The p21 activated protein kinases (PAK) are a growing family of serine/threonine protein kinases which are activated in response to extracellular signals and regulate diverse cellular functions including cytoskeletal actin assembly, neurite outgrowth, cell cycle control and apoptosis.The GTPase family proteins Cdc42 and Rac are the major activators of PAKs. The GTP bound forms of Cdc42 and Rac regulate assembly of the actin cytoskeleton, in part by stimulation of PAKs and in part by activation of the intermediate switch proteins, WASP and N-WASP. PAKs respond to receptor mediated signals that direct their recruitment to the plasma membrane followed by their activation. Major receptors that activate PAK signaling include RTK and integrins. Growth factors such as EGF bind and activate RTK such as EGFR which eventually results in activation of Ras. Ras then activates several effectors such as the ser/thr kinase Raf and PI3K. The PI3K pathway activates Cdc42 and Rac through Vav. Activated Cdc42 and Rac then activate PAKs. EGFR can also be linked to PAK through an adapter protein called NCK which binds PAK to form a tertiary complex of ErbB1-NCK-PAK. Furthermore, PAKs activate Raf by phosphorylating ser338, leading to the activation of ERK/MAPK signaling. Stimulation of EGFR also enhances the level of EGFR-associated PAK1 and GRB2 although the PAK1-GRB2 association is itself independent of this stimulation. ECM components interact with integrins, which via FAK and ETK activate PAK1 which eventually activates the Raf/MEK/ERK kinase cascade. DSCAM, a type I transmembrane protein directly interacts with PAK1 and also stimulates JNK and p38 MAP kinases. Interaction of hPIP1 with PAK1 inhibits the Cdc42/Rac-stimulated kinase activity through the N-terminal regulatory domain of PAK1. PAK2 on the other hand is activated in response to apoptotic stimuli such as ceramide or TNF, and by caspase cleavage followed by autophosphorylation.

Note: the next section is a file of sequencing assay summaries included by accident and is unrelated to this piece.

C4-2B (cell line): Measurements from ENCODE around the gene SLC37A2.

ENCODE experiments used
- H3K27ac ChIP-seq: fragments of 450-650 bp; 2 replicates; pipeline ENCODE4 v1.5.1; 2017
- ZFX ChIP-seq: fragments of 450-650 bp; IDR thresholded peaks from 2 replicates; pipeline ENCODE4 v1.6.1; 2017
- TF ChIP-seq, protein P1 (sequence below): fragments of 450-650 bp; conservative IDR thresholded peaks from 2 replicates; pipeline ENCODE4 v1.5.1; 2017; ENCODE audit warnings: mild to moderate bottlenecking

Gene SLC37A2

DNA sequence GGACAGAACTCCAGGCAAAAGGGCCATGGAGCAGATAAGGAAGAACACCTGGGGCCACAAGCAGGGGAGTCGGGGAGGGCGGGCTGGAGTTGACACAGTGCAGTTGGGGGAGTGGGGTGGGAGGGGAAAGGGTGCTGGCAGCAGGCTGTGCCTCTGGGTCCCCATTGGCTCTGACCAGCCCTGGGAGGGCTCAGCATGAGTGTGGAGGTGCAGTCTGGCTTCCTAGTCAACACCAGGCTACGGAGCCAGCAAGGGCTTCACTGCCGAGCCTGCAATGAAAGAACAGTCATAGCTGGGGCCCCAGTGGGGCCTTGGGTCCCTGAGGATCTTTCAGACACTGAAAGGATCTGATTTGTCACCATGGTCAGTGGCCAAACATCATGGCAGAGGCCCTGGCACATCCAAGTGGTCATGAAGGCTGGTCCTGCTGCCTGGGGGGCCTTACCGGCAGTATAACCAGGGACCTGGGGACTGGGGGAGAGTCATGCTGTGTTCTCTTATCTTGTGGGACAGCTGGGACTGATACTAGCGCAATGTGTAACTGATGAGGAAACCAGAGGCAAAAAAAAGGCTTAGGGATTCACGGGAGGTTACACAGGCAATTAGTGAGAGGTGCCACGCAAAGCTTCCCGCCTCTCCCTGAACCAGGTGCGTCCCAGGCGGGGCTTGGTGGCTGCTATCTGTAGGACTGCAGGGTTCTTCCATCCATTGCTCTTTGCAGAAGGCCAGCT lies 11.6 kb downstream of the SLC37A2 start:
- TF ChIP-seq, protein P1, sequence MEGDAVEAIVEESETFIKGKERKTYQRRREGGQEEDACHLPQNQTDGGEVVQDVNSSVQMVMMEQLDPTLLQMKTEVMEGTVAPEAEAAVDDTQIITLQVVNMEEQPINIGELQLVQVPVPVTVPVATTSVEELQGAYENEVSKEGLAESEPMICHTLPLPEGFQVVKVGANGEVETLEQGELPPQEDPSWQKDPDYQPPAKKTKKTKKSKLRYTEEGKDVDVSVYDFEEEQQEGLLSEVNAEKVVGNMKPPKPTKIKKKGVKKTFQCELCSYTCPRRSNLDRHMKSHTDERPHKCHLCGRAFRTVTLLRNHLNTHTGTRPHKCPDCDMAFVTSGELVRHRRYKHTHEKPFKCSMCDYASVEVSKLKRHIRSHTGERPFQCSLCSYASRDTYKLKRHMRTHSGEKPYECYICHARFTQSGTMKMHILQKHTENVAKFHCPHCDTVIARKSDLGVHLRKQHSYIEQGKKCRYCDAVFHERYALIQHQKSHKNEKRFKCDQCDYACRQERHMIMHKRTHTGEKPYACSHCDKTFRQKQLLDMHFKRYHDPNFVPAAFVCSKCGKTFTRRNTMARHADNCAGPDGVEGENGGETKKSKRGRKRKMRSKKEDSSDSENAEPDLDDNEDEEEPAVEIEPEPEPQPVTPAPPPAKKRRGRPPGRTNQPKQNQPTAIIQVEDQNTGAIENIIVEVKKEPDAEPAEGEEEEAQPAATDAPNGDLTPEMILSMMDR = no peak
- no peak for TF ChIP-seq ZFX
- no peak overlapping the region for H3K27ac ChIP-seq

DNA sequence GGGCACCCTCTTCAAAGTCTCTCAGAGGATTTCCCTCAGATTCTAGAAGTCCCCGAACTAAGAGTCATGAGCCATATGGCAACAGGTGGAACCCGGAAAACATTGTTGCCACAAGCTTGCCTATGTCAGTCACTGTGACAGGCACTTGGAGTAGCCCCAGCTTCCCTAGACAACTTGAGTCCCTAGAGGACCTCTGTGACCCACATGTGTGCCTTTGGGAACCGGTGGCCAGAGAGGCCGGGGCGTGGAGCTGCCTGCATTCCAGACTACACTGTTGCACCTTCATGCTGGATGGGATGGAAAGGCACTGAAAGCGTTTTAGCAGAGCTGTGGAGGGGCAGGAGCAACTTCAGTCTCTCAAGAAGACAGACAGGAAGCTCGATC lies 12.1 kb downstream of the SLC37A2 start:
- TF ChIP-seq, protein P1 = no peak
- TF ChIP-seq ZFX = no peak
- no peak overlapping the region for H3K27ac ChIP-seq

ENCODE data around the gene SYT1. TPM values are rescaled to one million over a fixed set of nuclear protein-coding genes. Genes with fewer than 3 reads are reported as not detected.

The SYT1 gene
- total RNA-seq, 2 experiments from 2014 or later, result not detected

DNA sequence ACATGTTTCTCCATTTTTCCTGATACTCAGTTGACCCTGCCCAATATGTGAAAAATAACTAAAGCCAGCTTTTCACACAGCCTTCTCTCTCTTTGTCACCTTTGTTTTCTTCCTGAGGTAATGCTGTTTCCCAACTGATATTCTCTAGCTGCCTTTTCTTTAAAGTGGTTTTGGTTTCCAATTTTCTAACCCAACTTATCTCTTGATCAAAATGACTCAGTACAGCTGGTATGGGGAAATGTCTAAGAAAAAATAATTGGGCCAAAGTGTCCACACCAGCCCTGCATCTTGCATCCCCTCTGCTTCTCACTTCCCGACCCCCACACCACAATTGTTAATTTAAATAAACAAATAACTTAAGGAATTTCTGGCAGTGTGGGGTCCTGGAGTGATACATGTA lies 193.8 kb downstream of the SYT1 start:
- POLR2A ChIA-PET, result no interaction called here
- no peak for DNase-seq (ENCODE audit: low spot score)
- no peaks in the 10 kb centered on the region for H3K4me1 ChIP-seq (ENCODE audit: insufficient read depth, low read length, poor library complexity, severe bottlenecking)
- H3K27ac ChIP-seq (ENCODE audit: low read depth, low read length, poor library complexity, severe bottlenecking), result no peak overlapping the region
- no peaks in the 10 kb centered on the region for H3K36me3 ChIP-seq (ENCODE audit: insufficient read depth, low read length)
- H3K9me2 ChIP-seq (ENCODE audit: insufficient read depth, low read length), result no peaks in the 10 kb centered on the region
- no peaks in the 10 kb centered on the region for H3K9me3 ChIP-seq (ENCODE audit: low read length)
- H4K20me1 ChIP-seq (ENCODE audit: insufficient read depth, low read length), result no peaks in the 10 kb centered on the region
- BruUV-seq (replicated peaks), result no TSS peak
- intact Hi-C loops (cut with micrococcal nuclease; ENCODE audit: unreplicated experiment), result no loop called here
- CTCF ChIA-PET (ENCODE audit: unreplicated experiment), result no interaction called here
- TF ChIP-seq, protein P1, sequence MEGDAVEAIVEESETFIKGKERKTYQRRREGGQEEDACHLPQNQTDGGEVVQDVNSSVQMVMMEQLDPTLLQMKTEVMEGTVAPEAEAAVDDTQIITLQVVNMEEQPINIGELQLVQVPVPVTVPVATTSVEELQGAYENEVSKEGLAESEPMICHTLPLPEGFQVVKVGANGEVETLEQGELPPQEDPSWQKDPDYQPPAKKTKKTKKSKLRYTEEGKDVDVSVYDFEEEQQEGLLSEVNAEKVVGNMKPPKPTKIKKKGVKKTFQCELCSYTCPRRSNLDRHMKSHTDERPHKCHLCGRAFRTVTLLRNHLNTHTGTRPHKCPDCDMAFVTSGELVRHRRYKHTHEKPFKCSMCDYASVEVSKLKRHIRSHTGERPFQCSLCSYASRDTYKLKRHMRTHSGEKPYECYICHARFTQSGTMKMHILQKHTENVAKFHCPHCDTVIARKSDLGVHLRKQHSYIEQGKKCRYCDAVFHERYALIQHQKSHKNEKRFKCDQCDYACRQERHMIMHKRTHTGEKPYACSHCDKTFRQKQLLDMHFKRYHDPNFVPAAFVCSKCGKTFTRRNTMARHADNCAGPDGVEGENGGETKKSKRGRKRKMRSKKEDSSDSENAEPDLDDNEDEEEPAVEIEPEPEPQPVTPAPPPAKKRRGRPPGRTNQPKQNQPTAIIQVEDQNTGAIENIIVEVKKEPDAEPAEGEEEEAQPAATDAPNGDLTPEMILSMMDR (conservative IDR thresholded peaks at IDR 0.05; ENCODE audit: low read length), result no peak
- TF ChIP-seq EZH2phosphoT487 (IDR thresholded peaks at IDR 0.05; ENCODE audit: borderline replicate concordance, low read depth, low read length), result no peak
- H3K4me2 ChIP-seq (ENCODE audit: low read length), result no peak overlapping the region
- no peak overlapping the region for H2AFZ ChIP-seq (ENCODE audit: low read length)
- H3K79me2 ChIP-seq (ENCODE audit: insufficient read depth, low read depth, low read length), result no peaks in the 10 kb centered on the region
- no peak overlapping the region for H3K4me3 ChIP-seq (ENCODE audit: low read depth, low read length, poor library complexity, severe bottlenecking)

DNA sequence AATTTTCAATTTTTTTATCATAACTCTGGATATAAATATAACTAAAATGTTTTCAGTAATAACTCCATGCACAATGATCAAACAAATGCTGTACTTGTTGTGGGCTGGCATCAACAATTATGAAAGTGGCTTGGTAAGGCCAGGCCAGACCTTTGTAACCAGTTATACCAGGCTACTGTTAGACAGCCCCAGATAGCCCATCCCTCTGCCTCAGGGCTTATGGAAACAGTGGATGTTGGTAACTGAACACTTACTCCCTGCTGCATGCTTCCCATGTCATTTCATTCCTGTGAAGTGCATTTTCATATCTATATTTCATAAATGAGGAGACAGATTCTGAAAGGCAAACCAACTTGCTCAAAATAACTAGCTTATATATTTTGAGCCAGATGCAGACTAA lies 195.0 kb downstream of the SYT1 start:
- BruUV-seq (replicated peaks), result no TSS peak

Once activated, PAKs can influence actin organization and cell polarity through phosphorylation of substrates such as myosin and MLCK. PAKs also activate MAPK cascades in vertebrates and yeast, as well as the JNK and NF-κB pathways. Activation of JNK causes phosphorylation and activation of several transcription factors. Recently, a family of PIXs were identified as binding tightly to the fourth proline-rich domain in the N-terminus of PAK. PIX can regulate PAK activity both by catalyzing GTP exchange on Cdc42/Rac and by direct binding to PAK. Paxillin, a focal adhesion adaptor protein, acts as a mediator of p21 GTPase-regulated actin cytoskeletal reorganization through the recruitment to nascent focal adhesion structures of an active PAK/PIX complex, potentially via interactions with p95PKL. In contrast to the activation of PAK2 by Rac and Cdc42, cleavage and activation of PAK2 by caspases or caspase-like proteases is involved in the execution of programmed cell death. Proteolytic cleavage generates constitutively active PAK2p34, a 34 kDa C-terminal fragment. Therefore, PAK2 appears to be unique among the PAK isoforms because it can stimulate cell survival or induce cell death depending on the mechanism of activation. Stimulation of cell growth and cell survival by activated PAK appears to be involved in the development of human cancer.